SMEs call for tax reform of a different sort
Many SMEs are likely breathing a sigh of relief now that the government has officially stated that the proposed GST increase has been taken off the table, at least for now.
The suggested increase of 5 per cent to 15 per cent could have been devastating for those businesses without the right kind of business development support. However, the recent debate has sparked a new question around GST: that of simplification.
The numbers are in
A new MYOB survey has revealed that more than half of SMEs did not approve of the GST increase, with the main concern being that of customers spending less for their goods and services due to the increased tax burden affecting prices.
The main reason for the decision not to go ahead with the reform was the results of the "homework" performed by the government showing that the benefits of GST reform would not outweigh the costs.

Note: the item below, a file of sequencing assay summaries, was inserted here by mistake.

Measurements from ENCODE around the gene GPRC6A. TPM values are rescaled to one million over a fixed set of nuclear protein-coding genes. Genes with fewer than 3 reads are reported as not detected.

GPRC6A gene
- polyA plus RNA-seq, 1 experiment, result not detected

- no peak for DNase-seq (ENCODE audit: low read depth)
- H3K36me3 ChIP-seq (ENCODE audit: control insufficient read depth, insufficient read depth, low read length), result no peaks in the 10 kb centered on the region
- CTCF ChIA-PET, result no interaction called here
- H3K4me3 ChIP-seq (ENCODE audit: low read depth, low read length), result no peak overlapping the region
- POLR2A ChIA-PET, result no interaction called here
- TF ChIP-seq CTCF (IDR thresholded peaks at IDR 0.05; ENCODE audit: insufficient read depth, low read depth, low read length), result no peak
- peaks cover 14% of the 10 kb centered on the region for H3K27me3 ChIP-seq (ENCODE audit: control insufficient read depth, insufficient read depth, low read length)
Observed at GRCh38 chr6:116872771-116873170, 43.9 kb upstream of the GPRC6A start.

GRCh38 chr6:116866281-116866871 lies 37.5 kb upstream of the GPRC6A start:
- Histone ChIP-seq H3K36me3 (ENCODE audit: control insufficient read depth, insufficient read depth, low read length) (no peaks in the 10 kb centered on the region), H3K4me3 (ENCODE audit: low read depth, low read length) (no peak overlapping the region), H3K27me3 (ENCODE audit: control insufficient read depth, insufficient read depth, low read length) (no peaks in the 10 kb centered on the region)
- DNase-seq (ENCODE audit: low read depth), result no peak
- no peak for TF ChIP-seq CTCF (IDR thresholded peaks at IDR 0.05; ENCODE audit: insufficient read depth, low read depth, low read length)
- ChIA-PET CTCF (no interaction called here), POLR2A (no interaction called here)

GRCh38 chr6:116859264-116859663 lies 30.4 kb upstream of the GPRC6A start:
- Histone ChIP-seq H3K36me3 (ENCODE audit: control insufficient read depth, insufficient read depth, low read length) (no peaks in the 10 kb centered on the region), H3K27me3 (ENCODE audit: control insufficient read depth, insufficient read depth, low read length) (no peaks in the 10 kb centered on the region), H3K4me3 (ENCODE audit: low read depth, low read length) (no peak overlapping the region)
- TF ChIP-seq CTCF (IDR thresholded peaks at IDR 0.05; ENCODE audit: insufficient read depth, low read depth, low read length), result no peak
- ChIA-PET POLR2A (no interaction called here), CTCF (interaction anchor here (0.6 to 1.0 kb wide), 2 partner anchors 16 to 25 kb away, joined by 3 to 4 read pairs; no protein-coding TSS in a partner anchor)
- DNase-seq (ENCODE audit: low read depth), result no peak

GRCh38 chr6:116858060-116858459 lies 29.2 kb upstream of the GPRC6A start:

"The times are not right for that and this government would never seek to change the GST unless we put it to the Australian people first," said Treasurer Scott Morrison, according to SmartCompany.
The end of reform?
However, a certain kind of GST reform could prove beneficial to small business, according to MYOB CEO Tim Reed.
"With the Prime Minister now taking a GST change off the cards, we'd encourage government to now take some simple steps to reduce the GST compliance burden on small business," he said.
"Giving them back the 84 hours a year that SMEs spend on average collecting tax for the Australian government will free them up to grow their businesses and be more successful."
Time will tell if these results will galvanise the government to reduce red tape for small businesses.
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